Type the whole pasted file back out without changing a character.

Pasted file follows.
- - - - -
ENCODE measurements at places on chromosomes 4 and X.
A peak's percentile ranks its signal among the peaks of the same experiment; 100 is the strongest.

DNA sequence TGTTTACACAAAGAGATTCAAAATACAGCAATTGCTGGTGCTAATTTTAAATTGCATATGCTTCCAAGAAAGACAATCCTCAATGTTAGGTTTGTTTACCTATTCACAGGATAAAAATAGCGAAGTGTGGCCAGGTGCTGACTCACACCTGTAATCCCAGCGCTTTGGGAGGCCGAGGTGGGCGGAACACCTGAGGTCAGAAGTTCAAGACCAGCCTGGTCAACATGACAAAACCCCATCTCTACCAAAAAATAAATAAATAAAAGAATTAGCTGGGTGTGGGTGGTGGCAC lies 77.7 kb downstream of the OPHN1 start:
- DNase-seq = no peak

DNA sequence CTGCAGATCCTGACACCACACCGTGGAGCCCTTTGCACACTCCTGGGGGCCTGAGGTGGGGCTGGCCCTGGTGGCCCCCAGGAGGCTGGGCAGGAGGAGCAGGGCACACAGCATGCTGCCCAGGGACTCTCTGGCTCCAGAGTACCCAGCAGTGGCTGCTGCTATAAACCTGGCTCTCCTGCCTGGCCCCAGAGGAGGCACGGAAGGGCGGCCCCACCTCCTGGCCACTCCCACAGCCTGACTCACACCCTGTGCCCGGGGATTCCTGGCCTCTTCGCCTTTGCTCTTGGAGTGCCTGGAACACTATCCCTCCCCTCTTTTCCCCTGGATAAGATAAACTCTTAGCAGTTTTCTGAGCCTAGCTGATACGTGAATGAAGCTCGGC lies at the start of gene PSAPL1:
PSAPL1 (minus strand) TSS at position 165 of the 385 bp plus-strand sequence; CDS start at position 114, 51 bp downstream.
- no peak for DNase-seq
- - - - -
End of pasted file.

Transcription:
ENCODE measurements at places on chromosomes 4 and X.
A peak's percentile ranks its signal among the peaks of the same experiment; 100 is the strongest.

DNA sequence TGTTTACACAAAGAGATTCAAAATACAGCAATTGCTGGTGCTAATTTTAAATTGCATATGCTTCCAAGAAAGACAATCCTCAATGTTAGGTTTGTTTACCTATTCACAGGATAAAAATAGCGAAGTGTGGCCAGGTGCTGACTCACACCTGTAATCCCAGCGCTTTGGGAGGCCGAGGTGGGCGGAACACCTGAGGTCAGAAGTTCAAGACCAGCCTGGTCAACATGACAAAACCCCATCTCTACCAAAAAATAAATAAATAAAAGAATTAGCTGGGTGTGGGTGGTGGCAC lies 77.7 kb downstream of the OPHN1 start:
- DNase-seq = no peak

DNA sequence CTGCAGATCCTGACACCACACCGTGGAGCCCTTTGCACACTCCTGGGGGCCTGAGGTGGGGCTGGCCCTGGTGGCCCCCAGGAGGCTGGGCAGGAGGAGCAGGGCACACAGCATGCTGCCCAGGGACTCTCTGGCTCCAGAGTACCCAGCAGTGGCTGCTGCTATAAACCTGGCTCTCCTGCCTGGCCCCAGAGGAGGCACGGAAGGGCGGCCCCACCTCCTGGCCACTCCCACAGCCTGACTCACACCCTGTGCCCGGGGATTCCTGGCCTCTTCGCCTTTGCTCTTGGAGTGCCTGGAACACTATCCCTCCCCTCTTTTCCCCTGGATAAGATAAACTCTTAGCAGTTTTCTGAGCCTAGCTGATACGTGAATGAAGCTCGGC lies at the start of gene PSAPL1:
PSAPL1 (minus strand) TSS at position 165 of the 385 bp plus-strand sequence; CDS start at position 114, 51 bp downstream.
- no peak for DNase-seq